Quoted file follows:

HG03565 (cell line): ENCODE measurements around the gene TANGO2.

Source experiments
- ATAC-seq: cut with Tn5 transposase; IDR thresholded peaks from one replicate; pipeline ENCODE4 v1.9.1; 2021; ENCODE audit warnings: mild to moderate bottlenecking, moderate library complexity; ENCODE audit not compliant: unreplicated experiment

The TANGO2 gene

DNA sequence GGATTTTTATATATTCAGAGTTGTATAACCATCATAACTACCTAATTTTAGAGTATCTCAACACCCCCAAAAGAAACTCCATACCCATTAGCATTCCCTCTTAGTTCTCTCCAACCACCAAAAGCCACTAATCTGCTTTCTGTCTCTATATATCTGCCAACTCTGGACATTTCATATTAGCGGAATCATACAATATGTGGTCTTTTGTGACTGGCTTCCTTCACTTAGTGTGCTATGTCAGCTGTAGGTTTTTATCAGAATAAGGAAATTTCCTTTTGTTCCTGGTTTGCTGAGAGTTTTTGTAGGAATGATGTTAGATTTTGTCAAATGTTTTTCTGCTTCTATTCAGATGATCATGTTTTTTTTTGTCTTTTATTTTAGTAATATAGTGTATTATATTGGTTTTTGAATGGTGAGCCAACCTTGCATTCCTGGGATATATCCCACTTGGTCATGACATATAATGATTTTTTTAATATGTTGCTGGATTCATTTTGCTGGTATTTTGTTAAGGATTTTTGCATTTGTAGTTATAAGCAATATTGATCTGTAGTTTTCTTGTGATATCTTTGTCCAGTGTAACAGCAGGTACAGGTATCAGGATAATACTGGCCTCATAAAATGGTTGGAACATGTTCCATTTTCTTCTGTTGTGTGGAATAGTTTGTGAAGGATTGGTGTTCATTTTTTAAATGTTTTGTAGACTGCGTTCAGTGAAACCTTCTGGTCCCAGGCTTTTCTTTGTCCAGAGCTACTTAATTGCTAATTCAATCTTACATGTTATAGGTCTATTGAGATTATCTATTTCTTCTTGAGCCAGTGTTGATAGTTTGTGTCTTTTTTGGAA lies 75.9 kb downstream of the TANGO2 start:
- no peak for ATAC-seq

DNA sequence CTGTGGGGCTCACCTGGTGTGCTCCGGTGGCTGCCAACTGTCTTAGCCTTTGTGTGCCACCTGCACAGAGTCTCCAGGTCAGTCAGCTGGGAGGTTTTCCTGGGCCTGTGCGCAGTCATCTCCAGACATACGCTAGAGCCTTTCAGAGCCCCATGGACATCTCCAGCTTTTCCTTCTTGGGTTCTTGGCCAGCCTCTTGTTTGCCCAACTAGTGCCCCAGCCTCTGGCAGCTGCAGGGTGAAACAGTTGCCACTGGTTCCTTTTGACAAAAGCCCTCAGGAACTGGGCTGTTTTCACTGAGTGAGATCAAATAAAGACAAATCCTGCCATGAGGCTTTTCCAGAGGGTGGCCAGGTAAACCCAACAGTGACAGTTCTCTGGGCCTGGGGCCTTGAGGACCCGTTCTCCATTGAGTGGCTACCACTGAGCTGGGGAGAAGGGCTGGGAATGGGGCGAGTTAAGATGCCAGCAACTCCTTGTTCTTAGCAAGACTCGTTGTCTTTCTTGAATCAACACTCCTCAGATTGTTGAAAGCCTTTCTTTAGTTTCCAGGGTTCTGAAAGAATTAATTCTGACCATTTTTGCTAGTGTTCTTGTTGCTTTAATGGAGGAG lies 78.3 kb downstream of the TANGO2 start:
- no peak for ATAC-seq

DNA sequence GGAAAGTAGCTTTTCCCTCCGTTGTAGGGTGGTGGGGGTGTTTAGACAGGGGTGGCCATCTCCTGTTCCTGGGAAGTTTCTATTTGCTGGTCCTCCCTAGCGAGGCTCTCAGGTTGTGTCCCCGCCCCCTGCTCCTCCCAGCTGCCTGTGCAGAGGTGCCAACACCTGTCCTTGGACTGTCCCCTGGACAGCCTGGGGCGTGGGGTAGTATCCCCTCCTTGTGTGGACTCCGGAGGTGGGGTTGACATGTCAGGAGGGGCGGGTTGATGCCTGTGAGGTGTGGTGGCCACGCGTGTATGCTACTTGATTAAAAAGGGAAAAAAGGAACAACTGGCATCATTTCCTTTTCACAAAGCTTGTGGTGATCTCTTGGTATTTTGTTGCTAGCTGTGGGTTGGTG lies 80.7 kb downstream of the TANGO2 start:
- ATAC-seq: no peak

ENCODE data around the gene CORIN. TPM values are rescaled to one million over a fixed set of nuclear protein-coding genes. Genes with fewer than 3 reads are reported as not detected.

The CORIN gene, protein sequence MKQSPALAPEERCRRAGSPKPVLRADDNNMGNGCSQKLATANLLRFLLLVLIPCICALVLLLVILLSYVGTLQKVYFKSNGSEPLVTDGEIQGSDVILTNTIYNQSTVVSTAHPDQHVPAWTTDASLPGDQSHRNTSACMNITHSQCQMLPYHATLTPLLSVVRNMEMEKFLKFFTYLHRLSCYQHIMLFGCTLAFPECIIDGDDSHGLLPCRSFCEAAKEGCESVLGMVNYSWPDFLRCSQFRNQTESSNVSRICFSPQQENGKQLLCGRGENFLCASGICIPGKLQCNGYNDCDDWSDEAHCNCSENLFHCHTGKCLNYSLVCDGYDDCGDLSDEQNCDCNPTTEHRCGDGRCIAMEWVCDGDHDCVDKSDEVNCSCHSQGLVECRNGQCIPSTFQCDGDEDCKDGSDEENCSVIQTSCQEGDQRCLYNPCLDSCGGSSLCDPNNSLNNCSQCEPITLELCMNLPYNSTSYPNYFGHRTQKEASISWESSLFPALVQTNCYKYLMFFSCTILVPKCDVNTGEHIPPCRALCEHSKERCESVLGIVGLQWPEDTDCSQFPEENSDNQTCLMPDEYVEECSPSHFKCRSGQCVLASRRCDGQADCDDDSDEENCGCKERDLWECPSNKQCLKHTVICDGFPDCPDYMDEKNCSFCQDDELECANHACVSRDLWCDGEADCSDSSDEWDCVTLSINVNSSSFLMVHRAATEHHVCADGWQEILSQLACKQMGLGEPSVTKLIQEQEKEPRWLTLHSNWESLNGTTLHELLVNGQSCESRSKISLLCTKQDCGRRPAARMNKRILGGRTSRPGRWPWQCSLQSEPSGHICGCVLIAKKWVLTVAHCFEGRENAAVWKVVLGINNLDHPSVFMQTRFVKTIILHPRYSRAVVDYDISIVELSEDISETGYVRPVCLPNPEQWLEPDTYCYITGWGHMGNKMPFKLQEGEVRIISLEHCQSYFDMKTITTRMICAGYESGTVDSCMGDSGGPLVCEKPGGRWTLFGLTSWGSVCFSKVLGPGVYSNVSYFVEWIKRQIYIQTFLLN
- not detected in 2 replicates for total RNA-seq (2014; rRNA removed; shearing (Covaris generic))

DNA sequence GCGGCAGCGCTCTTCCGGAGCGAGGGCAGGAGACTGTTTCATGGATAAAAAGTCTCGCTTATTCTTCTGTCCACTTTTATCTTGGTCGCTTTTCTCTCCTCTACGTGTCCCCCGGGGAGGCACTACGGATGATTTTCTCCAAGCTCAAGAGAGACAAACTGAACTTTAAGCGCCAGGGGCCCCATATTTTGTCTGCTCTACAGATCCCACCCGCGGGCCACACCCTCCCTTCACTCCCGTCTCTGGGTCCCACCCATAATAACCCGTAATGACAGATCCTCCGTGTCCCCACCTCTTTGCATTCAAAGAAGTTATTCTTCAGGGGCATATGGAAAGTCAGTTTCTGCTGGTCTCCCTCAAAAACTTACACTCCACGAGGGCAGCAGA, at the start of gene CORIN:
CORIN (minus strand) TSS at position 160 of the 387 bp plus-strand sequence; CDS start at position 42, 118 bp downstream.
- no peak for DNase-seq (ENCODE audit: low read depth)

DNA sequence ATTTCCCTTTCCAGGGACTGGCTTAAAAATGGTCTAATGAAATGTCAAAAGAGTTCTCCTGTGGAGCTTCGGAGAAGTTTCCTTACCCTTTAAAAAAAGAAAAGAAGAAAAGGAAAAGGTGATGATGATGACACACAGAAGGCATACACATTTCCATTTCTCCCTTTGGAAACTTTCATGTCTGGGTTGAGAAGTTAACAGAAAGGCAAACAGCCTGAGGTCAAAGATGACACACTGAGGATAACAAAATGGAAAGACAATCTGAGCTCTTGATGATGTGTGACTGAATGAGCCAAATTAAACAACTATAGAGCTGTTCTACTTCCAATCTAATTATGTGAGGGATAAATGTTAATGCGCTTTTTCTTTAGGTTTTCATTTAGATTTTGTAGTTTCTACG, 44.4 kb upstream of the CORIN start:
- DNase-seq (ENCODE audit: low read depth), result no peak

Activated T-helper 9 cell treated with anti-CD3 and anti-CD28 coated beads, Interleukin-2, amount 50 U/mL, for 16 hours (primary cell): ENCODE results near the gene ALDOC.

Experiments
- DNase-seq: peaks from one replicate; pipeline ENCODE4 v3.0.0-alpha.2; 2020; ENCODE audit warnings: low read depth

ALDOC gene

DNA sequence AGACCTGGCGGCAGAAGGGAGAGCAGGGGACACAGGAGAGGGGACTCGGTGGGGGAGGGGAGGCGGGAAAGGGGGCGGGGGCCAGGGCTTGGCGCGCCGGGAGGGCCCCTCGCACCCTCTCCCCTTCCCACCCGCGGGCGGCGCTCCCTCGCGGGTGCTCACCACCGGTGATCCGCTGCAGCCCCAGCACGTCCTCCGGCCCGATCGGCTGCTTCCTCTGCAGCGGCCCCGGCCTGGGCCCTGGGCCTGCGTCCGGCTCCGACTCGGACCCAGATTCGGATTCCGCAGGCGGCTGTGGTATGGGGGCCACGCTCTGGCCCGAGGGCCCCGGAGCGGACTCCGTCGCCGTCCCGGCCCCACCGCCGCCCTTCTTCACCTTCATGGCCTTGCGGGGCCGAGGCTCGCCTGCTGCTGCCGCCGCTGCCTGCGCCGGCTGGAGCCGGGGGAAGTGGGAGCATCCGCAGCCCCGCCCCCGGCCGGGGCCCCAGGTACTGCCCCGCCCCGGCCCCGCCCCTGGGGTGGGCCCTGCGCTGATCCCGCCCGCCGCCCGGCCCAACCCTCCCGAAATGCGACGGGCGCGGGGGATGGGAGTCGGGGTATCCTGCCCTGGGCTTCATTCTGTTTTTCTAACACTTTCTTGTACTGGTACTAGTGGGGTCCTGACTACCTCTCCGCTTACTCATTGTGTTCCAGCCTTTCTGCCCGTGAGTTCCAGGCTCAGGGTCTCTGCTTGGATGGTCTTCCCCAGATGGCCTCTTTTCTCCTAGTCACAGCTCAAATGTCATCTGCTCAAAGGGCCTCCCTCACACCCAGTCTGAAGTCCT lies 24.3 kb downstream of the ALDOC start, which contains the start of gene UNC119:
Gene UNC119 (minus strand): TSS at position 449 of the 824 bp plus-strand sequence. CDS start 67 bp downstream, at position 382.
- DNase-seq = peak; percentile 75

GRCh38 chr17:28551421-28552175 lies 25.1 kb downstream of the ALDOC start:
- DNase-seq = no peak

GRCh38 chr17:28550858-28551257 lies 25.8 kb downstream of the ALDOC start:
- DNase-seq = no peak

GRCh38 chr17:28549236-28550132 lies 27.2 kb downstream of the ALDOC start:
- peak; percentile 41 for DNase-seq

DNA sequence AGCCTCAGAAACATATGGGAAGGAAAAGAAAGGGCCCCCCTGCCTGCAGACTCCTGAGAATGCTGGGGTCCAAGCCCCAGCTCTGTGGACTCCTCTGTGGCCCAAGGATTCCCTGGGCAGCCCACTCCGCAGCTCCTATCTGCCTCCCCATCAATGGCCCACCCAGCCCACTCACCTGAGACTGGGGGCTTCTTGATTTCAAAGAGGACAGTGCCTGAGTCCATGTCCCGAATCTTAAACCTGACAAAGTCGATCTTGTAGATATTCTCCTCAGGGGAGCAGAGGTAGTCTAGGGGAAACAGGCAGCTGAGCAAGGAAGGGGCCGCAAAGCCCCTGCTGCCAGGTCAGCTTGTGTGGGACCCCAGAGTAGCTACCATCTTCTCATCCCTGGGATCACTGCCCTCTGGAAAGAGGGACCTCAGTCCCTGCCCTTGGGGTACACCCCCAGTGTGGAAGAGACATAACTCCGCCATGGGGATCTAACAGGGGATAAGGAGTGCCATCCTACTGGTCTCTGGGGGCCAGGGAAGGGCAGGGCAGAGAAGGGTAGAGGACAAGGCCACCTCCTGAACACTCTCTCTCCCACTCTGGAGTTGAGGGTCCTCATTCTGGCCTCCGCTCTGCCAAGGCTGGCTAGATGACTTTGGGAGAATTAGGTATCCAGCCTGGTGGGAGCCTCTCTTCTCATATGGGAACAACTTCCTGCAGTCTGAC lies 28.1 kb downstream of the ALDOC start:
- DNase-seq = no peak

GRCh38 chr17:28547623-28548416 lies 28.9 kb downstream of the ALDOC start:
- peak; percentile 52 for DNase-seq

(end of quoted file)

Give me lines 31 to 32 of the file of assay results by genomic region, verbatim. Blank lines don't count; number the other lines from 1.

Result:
- peak; percentile 41 for DNase-seq

DNA sequence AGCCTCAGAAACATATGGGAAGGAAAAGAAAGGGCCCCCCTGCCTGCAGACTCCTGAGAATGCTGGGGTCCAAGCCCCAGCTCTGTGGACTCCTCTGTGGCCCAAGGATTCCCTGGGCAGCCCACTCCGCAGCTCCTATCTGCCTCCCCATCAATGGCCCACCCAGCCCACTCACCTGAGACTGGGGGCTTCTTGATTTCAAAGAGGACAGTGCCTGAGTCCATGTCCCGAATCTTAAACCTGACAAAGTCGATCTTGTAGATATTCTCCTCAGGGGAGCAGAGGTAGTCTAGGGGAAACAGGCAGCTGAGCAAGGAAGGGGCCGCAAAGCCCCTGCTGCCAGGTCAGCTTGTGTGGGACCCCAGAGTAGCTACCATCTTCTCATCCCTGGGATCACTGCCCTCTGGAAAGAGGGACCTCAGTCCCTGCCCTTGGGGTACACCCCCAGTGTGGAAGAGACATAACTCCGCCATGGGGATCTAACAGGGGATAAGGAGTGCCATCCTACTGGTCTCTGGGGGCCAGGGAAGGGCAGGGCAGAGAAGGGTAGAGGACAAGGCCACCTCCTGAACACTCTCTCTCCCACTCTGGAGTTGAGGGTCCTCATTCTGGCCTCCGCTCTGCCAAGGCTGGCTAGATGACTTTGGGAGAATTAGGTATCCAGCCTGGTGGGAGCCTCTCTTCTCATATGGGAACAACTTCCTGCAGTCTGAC lies 28.1 kb downstream of the ALDOC start: